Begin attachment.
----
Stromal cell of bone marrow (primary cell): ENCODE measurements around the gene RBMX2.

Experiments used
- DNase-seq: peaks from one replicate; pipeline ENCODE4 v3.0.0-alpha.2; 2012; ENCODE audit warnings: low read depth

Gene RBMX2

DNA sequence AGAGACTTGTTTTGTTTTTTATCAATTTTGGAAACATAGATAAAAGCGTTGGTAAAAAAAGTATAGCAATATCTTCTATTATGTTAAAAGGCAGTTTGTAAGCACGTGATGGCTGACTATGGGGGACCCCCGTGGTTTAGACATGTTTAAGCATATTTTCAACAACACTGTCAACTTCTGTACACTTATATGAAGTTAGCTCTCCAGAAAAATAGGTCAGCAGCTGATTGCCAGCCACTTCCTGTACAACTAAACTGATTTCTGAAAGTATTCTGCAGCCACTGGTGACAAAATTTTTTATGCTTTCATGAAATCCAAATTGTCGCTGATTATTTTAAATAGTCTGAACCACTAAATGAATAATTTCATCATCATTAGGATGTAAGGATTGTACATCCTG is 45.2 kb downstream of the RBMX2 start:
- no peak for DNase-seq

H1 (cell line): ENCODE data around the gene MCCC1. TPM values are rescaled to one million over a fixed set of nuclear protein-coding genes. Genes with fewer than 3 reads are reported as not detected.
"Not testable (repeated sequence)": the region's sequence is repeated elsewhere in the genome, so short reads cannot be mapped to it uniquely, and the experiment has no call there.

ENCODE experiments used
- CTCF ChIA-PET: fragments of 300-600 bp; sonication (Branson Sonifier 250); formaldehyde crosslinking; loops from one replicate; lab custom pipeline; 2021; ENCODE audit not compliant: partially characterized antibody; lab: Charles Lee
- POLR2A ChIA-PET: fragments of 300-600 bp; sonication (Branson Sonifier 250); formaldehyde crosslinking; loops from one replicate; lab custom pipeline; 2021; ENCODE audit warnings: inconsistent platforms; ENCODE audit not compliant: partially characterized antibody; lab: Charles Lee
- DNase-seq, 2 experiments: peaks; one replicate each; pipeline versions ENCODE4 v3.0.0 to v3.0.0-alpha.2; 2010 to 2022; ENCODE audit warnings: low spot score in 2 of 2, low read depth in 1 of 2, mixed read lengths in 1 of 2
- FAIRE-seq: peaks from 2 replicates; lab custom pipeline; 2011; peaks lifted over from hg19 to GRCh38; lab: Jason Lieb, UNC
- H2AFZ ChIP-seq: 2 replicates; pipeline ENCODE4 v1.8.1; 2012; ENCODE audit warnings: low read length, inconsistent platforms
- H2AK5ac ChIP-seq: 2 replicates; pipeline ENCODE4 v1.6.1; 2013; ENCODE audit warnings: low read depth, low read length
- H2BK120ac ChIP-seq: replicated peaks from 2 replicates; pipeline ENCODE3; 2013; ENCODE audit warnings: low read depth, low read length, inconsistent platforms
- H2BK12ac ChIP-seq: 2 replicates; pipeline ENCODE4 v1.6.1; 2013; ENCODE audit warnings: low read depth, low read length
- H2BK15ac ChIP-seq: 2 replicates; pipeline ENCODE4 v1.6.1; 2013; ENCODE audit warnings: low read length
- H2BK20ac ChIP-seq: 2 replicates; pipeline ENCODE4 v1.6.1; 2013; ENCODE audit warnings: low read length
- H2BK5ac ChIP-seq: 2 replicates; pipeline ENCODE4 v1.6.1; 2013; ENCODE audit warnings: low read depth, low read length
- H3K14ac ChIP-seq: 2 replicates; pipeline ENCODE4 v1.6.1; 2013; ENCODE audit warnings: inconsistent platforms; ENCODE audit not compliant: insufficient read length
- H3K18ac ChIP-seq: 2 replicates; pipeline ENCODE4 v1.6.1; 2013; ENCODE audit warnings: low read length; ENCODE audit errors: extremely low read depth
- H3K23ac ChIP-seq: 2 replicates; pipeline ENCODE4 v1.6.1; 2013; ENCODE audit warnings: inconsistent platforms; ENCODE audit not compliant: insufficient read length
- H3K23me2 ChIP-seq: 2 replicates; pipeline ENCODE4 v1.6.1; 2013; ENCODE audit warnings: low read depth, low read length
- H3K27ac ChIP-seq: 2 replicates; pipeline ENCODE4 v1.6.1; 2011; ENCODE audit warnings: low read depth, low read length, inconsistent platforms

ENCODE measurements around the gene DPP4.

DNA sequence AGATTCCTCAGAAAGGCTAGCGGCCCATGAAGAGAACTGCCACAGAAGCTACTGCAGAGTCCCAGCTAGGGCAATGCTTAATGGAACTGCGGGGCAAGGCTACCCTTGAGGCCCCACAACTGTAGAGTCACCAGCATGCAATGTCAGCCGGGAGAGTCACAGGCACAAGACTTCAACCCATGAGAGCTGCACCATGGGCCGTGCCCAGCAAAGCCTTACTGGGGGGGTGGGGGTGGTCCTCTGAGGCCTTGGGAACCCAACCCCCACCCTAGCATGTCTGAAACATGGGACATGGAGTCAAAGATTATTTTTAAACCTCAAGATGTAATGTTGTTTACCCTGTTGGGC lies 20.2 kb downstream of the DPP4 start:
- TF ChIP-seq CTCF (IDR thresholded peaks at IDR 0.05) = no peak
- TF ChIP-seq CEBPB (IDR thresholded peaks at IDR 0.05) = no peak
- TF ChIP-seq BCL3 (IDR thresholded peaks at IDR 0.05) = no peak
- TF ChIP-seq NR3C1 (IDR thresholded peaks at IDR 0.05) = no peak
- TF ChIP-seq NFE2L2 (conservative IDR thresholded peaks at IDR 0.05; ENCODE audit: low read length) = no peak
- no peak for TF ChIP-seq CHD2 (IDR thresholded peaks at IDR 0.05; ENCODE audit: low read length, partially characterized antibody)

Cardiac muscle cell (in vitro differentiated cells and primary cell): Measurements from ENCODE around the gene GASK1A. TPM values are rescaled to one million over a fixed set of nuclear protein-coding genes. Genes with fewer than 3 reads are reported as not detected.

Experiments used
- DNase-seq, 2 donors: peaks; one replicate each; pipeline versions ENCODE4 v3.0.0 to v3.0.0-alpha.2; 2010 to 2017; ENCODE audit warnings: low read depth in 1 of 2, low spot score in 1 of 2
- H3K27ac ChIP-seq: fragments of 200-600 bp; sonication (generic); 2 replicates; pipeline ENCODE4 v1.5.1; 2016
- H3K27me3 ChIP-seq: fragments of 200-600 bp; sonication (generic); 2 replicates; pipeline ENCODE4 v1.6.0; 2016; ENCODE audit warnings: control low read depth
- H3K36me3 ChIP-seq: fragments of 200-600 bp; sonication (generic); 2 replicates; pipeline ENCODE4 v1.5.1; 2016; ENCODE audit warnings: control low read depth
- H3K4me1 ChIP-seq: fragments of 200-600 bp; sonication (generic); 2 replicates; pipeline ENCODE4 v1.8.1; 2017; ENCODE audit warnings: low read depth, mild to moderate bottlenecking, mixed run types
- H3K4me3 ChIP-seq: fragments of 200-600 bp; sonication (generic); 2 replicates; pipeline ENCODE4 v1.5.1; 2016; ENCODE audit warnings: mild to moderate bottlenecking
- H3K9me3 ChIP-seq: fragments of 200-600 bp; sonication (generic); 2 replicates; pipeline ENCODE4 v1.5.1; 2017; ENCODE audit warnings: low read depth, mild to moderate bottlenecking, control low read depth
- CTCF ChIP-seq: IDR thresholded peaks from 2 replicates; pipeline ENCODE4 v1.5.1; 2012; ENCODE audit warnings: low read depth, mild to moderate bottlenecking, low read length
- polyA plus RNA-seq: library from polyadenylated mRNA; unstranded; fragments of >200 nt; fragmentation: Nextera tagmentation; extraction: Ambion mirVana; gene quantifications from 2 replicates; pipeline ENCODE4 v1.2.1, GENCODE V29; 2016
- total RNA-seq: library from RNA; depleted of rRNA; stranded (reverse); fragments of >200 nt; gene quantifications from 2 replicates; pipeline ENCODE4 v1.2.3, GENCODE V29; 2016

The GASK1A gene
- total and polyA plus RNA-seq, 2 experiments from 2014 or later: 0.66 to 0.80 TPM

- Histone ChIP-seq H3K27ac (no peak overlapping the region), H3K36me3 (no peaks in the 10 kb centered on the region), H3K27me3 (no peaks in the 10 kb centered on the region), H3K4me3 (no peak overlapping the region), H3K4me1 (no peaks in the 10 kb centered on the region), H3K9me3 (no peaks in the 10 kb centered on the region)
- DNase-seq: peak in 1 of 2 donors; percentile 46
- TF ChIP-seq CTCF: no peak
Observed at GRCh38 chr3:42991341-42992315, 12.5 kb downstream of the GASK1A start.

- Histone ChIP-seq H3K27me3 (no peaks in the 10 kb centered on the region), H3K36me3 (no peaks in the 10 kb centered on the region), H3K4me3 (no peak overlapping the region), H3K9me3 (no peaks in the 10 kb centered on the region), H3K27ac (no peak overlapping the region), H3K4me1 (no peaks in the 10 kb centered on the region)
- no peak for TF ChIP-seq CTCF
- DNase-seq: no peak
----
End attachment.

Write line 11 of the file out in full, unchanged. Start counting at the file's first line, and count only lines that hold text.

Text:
- POLR2A ChIA-PET: fragments of 300-600 bp; sonication (Branson Sonifier 250); formaldehyde crosslinking; loops from one replicate; lab custom pipeline; 2021; ENCODE audit warnings: inconsistent platforms; ENCODE audit not compliant: partially characterized antibody; lab: Charles Lee